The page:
MSA redecoration draws criticism from members

Some view the purchases as an unnecessary way to use the budget.

Sally Hunter

The Minnesota Student Association finalized a proposal to upgrade its office, but some members are calling foul at the price tag.

The executive board voted to spend $2,685 on new furniture, including new couches and a flat screen TV.

One board member voted âÄòno,âÄô and the fifth voting member abstained from voting. President-elect Lizzy Shay said MSA will purchase the furniture by the end of summer. The office, one of the larger student spaces on Coffman UnionâÄôs second floor, currently has several desks, chairs, a table, a couple couches and an old TV.

âÄúItâÄôs a little ridiculous,âÄù said Drake Nimz, an at-large representative on the board. Nimz abstained from the vote, but said he would have voted against the proposal.

A surplus of funds from last year could be better spent on grants for other groups to hold events or start new programs, Nimz said.

The furniture is âÄúnot beautiful but it functions,âÄù Nimz said.

The board must approve any proposal that costs more than $1,000. During the academic year, a forum would normally take place, in which all MSA members would have a say in the matter, Nimz said. Since itâÄôs summer, the proposal goes straight to the board.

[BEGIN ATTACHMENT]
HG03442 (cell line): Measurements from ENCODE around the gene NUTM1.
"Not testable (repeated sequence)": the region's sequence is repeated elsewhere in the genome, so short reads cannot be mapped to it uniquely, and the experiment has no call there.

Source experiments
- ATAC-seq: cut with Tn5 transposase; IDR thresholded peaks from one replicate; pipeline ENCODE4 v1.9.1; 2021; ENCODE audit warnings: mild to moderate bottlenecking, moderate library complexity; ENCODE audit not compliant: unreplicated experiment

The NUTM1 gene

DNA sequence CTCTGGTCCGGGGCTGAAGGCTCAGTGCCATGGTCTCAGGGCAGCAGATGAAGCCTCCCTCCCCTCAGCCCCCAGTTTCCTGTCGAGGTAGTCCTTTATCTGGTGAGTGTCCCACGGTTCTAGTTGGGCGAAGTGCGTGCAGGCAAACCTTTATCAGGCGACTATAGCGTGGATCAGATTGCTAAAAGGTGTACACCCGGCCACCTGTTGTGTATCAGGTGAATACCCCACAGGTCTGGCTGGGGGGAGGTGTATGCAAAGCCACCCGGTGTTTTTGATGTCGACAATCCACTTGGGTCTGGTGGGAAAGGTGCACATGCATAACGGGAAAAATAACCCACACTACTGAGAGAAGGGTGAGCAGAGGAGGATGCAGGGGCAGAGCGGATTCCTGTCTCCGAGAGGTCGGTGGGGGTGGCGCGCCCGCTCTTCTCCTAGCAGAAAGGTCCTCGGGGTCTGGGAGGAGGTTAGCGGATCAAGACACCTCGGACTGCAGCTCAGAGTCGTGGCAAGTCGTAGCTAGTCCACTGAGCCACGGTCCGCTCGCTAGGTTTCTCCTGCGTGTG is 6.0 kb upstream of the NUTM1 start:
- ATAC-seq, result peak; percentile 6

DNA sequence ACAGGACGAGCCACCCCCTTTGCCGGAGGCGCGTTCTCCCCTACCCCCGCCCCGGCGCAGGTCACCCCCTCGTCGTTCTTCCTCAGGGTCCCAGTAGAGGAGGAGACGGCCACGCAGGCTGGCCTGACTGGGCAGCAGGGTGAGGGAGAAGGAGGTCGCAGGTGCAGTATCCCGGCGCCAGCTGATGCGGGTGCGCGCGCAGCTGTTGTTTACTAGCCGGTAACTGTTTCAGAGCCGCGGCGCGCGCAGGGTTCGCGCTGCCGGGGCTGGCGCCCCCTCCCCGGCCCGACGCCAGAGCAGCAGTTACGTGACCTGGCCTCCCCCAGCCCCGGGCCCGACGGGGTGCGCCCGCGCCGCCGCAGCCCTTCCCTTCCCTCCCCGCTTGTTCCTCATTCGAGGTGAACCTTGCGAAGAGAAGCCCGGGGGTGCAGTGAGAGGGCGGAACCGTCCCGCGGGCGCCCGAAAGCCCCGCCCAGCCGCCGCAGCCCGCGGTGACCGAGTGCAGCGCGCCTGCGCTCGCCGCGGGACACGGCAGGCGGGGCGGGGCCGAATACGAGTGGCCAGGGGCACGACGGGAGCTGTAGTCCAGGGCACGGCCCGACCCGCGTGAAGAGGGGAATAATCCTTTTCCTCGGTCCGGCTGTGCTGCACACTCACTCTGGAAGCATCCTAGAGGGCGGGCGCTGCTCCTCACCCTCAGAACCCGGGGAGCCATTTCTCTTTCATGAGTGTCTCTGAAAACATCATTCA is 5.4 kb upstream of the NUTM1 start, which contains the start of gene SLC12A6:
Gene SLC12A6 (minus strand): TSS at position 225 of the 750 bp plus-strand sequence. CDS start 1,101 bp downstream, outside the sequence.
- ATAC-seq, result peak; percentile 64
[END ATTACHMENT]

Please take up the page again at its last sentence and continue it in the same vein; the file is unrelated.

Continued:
After a trip to IKEA with outgoing MSA President Sarah Shook, Shay wrote up prices of the furniture and a layout of the desired office.

âÄúI think it will really make the office more welcoming,âÄù Shook said, explaining that the group is investing in quality furniture to âÄúpromote professionalism.âÄù

The MSA office was last furnished six years ago with furniture from Student Unions and Activities, Shook said. This year the group was able to save money budgeted for renovations by having the office walls painted for free by Facilities Management.

The cost of the new furniture will be covered by the original budget and by cuts made in other areas of funding.

Former MSA representative Paul Buchel said the extra money should be used to better studentsâÄô lives with new programs and grants.

âÄúItâÄôs alarming that over the summer MSA will blow a few thousand dollars on a shopping spree,âÄù he said.

Thomas Trehus, the former political director for groupâÄôs Legislative Certificate Program, said he didnâÄôt see âÄúthat big of a needâÄù to renovate.

The groupâÄôs grant program, a resource for student groups who donâÄôt receive fees funding, could always use more money, Trehus said.

Chris Tastad, current director of the Legislative Certificate Program, thinks a better solution for the office is to buy furniture from the ReUse Program, where used University furniture is sold at a low price. The group should start putting fiscally conservative principles in the forefront and re-evaluate its approach, he said.

Shay said other rooms on CoffmanâÄôs second floor are used more because students feel more comfortable.

âÄúA lot of our furniture is dysfunctional,âÄù she said, and added that she wants students that come in to feel they can be productive in the office.